AR experiences can cover the spectrum from simple pop-ups and labels of things in the world, to richer interactive experiences taking place in your environment. For our fantasy AR headset it makes sense to shoot for an always-worn bit of hardware in the Google Glass mould, so that the value equation for users works down to the simplest experiences and in-vision notifications. Our desire for a piece of hardware that is always worn, even when it is not being used, means the device must be almost imperceptible when it is not being used. The view of the real world must be as good as it is without the device being worn. That rules out the video see-through display idea (think of Oculus with a couple of cameras outside); no users would want to go through their everyday life wearing such a display. To provide an unobstructed view of the world when not in use to me strongly suggests an optical see-through display is the way to go.
Lots of improvements are going to be required to existing optical see-through displays to provide AR content that sits seamlessly in the real world and where the virtual and real are indistinguishable. Here’s a quick run down of the key areas that need significant improvement, just focusing on the display hardware issues:
- Wider field of view and higher resolution for the virtual content. This site suggests 529 megapixels per eye over a 120-degree field of view would get pretty close to the limits of human eyes.
- Correct focus behaviour within the virtual scene. When the user is looking at a virtual object near to them, other virtual objects further away should appear out-of-focus. This does not happen on current VR or AR devices, which typically have a single effective focal distance for all their content.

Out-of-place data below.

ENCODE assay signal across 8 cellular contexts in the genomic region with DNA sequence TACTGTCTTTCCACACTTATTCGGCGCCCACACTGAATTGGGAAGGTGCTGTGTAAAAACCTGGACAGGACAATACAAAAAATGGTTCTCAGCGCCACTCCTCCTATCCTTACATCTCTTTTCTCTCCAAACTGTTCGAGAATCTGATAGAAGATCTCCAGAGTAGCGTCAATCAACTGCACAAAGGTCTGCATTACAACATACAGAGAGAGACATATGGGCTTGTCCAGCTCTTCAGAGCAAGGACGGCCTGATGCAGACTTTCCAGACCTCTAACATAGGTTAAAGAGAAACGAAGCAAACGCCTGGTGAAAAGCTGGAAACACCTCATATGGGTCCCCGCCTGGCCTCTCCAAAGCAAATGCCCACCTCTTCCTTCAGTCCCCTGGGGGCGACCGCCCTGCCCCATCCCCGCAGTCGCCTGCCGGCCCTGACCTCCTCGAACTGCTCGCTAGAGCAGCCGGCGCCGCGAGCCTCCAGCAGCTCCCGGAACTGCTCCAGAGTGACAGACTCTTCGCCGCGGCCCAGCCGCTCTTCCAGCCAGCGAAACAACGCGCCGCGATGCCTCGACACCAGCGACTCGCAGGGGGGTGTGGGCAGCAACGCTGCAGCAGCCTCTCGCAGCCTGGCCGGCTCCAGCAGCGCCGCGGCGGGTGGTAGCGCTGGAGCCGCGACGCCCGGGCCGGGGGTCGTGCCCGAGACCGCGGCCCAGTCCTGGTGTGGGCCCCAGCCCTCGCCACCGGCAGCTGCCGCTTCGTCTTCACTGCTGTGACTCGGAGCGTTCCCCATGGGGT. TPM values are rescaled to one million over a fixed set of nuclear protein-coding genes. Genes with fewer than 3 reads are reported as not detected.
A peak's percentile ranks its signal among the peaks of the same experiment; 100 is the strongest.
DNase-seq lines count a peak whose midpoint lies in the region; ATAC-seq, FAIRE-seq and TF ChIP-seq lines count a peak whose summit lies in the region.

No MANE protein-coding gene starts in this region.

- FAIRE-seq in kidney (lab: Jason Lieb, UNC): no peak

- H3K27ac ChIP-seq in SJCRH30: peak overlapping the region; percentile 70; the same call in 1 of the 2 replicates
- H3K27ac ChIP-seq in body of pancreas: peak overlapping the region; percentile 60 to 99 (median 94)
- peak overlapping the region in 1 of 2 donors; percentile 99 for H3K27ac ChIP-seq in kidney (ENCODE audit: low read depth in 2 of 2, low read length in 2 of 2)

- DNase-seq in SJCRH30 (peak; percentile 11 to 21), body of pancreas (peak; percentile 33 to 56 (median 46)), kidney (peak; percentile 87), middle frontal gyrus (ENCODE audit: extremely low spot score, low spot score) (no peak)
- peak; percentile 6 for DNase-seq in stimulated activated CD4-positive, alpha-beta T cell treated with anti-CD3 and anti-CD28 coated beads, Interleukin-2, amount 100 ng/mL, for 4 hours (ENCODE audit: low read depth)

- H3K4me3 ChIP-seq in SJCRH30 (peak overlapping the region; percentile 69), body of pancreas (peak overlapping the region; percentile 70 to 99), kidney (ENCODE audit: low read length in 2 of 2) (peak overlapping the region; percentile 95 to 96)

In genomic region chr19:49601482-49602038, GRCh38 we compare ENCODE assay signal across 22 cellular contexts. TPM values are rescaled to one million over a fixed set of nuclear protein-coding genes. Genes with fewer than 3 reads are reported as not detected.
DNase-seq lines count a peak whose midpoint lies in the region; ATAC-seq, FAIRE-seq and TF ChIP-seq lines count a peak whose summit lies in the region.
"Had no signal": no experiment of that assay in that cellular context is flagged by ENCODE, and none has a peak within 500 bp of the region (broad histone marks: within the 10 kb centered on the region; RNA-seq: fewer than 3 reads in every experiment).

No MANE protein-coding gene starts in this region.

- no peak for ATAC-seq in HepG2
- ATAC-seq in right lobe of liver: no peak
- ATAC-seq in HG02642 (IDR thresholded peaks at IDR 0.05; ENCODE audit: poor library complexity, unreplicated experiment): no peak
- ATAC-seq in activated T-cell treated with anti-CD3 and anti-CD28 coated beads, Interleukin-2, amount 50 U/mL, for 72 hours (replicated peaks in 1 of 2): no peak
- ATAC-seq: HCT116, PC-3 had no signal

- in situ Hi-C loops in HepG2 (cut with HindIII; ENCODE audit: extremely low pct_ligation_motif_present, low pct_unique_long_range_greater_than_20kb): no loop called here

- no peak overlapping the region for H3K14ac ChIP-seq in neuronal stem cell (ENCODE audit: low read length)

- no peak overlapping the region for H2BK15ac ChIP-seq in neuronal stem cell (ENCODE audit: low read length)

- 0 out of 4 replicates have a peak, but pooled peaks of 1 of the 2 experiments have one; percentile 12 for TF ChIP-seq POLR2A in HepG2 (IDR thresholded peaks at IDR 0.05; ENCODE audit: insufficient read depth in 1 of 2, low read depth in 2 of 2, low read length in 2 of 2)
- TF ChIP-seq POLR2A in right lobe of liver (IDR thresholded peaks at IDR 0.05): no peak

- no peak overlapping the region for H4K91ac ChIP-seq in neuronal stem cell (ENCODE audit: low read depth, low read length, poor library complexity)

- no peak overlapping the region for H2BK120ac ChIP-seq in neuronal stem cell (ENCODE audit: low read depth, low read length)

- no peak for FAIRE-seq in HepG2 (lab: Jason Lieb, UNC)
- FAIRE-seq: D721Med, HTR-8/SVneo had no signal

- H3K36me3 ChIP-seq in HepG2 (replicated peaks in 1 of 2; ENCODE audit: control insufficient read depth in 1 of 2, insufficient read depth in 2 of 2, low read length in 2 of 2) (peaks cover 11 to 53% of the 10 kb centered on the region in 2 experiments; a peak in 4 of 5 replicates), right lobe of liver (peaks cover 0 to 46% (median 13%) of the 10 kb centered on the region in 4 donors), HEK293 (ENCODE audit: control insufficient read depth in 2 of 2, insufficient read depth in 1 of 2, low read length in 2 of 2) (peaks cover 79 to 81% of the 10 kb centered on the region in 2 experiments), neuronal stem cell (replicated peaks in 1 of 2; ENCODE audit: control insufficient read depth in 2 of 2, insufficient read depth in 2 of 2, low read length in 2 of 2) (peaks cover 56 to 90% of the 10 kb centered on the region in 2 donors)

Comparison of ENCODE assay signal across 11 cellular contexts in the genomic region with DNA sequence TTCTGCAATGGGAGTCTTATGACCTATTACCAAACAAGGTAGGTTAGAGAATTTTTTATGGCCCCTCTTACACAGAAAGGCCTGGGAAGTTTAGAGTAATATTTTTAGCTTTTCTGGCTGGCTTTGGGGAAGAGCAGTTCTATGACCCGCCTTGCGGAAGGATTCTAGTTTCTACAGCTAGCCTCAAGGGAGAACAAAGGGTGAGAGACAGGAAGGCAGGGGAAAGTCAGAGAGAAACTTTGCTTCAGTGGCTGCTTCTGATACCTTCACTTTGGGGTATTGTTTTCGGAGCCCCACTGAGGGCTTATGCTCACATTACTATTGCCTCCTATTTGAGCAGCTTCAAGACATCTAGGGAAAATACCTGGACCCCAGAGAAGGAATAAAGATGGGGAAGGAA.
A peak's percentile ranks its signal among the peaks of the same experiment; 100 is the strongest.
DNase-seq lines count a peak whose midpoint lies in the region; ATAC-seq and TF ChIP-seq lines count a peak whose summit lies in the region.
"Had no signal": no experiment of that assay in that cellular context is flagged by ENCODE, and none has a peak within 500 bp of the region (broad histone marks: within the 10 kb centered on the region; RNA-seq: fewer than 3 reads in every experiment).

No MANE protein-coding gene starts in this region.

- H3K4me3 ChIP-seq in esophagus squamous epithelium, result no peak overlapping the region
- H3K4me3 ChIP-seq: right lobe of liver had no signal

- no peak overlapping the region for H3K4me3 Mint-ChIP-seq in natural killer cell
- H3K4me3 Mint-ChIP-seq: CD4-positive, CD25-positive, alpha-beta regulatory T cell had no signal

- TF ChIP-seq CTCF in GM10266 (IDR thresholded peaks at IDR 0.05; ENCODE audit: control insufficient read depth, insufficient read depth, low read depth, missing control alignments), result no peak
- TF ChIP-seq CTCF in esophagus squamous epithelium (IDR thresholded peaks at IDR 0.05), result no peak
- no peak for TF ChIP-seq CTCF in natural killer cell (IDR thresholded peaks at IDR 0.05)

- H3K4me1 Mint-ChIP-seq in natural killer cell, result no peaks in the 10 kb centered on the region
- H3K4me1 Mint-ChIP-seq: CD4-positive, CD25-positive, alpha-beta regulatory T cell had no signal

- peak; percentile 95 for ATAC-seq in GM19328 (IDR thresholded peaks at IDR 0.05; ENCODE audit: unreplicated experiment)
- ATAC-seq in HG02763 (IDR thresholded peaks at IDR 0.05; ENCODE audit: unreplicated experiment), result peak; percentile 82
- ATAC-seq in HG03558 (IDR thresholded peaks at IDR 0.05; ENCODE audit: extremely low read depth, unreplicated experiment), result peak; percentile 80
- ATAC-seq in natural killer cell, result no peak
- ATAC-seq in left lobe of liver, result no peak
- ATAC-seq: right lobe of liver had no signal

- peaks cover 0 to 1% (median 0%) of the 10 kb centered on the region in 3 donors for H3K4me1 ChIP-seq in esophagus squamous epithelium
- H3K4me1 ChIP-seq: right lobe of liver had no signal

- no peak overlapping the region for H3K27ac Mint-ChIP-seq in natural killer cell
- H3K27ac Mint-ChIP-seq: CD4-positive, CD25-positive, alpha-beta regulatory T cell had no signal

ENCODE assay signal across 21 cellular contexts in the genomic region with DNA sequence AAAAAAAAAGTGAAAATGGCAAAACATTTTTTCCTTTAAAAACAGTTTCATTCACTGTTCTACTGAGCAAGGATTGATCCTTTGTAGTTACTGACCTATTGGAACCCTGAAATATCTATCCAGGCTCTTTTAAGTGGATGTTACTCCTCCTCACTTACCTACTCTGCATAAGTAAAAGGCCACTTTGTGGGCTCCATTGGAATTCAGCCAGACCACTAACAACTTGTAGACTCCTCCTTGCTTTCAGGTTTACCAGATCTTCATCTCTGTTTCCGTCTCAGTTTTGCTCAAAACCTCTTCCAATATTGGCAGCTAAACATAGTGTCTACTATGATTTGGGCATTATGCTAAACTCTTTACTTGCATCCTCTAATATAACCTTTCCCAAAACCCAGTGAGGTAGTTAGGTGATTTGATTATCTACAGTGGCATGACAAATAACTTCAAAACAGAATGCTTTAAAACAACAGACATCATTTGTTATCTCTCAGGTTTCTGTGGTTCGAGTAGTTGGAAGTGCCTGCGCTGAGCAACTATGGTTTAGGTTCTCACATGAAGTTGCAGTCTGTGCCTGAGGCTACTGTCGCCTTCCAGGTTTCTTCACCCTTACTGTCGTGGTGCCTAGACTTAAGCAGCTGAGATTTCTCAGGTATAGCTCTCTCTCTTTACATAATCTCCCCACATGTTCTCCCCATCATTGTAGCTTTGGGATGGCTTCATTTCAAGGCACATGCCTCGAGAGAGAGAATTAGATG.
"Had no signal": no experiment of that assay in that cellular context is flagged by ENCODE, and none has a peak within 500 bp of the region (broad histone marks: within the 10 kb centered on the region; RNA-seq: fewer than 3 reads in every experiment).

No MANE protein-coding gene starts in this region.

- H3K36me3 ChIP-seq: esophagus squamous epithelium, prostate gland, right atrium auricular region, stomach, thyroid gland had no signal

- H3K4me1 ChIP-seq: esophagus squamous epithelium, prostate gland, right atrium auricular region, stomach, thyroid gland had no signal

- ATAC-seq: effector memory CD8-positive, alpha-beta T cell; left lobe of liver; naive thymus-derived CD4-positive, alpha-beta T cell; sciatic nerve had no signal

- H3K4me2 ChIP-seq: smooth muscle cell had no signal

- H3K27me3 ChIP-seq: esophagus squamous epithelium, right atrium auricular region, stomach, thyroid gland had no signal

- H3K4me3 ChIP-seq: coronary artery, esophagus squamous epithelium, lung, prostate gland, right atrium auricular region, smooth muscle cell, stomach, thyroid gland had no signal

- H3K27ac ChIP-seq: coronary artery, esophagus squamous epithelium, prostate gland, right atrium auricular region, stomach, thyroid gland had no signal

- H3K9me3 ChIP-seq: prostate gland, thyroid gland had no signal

- Controllable transparency across the field of view. The simple semi-transparent mirror set-up described above for optical see-through displays gives a darkened view of the real world and a floating, semi-transparent overlay of the virtual content. Neither of those properties are acceptable for our immersive AR display - the mixing of real and virtual views needs to be controllable (ideally at the same resolution as our virtual content) across the whole field of view from 100% real without any darkening to 100% virtual where the real world is completely occluded.
There are real and serious challenges to delivering all of those 3 goals. Let’s just assume we’ve solved all of these issues, and move on to think about why the device might offer an interesting consumer proposition.
There was a lot of discussion around the Magic Leap announcement about why people should be interested in an AR headset and whether it would offer any real value to consumers. For me the interesting point is that just because our fantasy device is the perfect AR display doesn’t mean that AR is all that it can do. Our device has controllable transparency, so it’s also the perfect VR device. Just set the whole device to opaque and you can be completely immersed in a game world. Just like Oculus, but with higher resolution, and the ability to freely focus on different objects in the virtual world. And you’re wearing it already! Pretty cool, right?
How about at the other end of the spectrum? You’re wearing the device but it’s currently completely inactive and you’re fully present in the real world. Then a notification pops into a small portion of your vision, much like with Google Glass. However now there’s no need to get out another device to respond to it. “Oh it’s a call from Dad. Make it look like it’s on a 60 inch display 3 metres in front of me, and make it, say, 20% transparent so I don’t walk into anything”.